But you will almost certainly discover a new low point when you first receive the salvor’s bill for salvage work or wreck removal. The phrase “sticker shock” comes to mind, but understates the case. The salvors expectations are created by 200 years of Admiralty Court decisions – including recent ones – where judicious minds felt that significant “rewards” were necessary to encourage people to invest their capital and risk their lives to save others in peril on the sea.
To deal with the cost and complications of salvage claims, boaters should insure with a yacht insurance company that employs specialists in marine claims.
Ask your agent to determine this (they will know which companies have these specialists, and if they do not know, consider shopping for a different agent).
Also, ask your agent or read your boat insurance policy to make certain that it:
1. Specifically covers salvage charges (or the costs to rescue the boat from perils at sea).
2. Provides salvage coverage equal to the value of the boat.
3. Provides the salvage coverage in addition to the repair of any damage to the boat.
4. Does not apply a deductible or other adjustment to the payment.
The BoatUS Yacht Policy provides this level of coverage for salvage.
Click Here To Go To Marine Insurance
PAYING FOR WRECK REMOVAL
Contrary to popular myth, you cannot abandon a vessel at sea or on a reef, collect your insurance and forget about it. The Owner of a vessel remains liable for subsequent problems associated with that vessel.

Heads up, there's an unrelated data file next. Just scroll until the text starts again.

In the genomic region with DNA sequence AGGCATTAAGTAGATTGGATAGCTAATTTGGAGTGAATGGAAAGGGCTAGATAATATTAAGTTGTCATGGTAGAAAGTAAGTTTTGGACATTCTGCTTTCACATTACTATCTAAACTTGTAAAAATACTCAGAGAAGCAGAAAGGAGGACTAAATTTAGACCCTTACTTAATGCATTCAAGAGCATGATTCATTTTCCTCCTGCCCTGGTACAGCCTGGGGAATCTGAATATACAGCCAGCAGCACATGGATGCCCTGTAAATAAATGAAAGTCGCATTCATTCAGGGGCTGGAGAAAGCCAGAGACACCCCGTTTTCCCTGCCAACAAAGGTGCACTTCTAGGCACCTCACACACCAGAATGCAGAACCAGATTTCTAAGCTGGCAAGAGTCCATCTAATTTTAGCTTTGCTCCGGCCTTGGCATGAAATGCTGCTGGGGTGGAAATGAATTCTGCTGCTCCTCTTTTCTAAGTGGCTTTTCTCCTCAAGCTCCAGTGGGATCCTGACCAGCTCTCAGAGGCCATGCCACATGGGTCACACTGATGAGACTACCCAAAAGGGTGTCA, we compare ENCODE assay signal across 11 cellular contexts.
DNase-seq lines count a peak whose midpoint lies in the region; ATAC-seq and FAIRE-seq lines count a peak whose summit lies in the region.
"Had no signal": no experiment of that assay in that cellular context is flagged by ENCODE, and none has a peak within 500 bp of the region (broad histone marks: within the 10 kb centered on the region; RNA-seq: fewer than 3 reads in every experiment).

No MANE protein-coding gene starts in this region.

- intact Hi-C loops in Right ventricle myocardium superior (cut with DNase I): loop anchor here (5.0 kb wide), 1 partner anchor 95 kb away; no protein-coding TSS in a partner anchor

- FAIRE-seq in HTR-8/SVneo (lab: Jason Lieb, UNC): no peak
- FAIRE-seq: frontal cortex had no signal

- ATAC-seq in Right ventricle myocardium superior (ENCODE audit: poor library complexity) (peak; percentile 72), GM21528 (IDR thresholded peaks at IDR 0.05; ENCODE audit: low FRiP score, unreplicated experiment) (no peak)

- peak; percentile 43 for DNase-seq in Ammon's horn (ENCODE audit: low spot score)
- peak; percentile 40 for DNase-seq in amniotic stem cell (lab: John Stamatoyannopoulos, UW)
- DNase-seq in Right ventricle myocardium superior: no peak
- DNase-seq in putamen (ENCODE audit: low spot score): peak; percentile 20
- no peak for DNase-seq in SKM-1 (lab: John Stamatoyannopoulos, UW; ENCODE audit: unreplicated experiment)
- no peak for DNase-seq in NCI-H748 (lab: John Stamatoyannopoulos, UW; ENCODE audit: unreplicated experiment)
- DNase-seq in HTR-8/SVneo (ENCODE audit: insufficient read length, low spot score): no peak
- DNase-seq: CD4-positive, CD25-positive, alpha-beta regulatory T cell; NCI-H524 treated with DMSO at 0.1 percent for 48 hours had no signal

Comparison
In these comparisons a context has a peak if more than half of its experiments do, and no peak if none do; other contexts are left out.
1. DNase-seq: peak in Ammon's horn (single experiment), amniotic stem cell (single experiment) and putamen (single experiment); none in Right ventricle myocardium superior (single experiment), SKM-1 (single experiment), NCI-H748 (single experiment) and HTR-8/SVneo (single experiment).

One such problem will be immediately visited upon you – somewhat akin to Scrooge’s experience with the Ghost from Christmas Future. If your boat went down in, or near a navigable channel, the U.S. Coast Guard will require its removal. If the Owner fails to respond, the Coast Guard will remove it for them and expect the Owner to pay the bill (large bill) along with a possible fine.
This can all be avoided with a marine insurance “protection and indemnity” policy that specifically provides coverage for removal of wreck. Boaters should confirm with their agents that:
1. Their insurance company’s claims department is experienced at raising sunken boats and removing wrecks from reefs, beaches and other places they don’t belong. Such a company’s marine insurance claims specialist would help you locate the right type of assistance, and very importantly handle all negotiations, arbitration or litigation associated with a wreck removal bill.
2. Their boat insurance policy specifically includes a removal of wreck feature in their liability (protection and indemnity section) equivalent to the normal limit of liability ($300,000 recommended) which would pay the bill and the cost of litigation.
3. There is no deductible or other adjustment to the cost of removing the wreck.
TO PAY FOR TOWING
The cost of towing is straightforward. Marine Assistance companies charge an average of $200 per hour from the time they leave their dock, to the time they return to their dock.
|Time (portal to portal)||Rate||Cost|
|1.5 hours to scene||$200.00 per hour||$300.00|
|10 minute ungrounding||24ft @ $14.00 per ft.||$336.00|
|1.5 hours return time||$225.00 per hour (night)||$312.50|
Most towing companies expect cash or credit cards and some accept personal checks.
BoatUS Members can avoid the potential problem of coming up with a payment on the spot by selecting one of the BoatUS Towing Services higher options.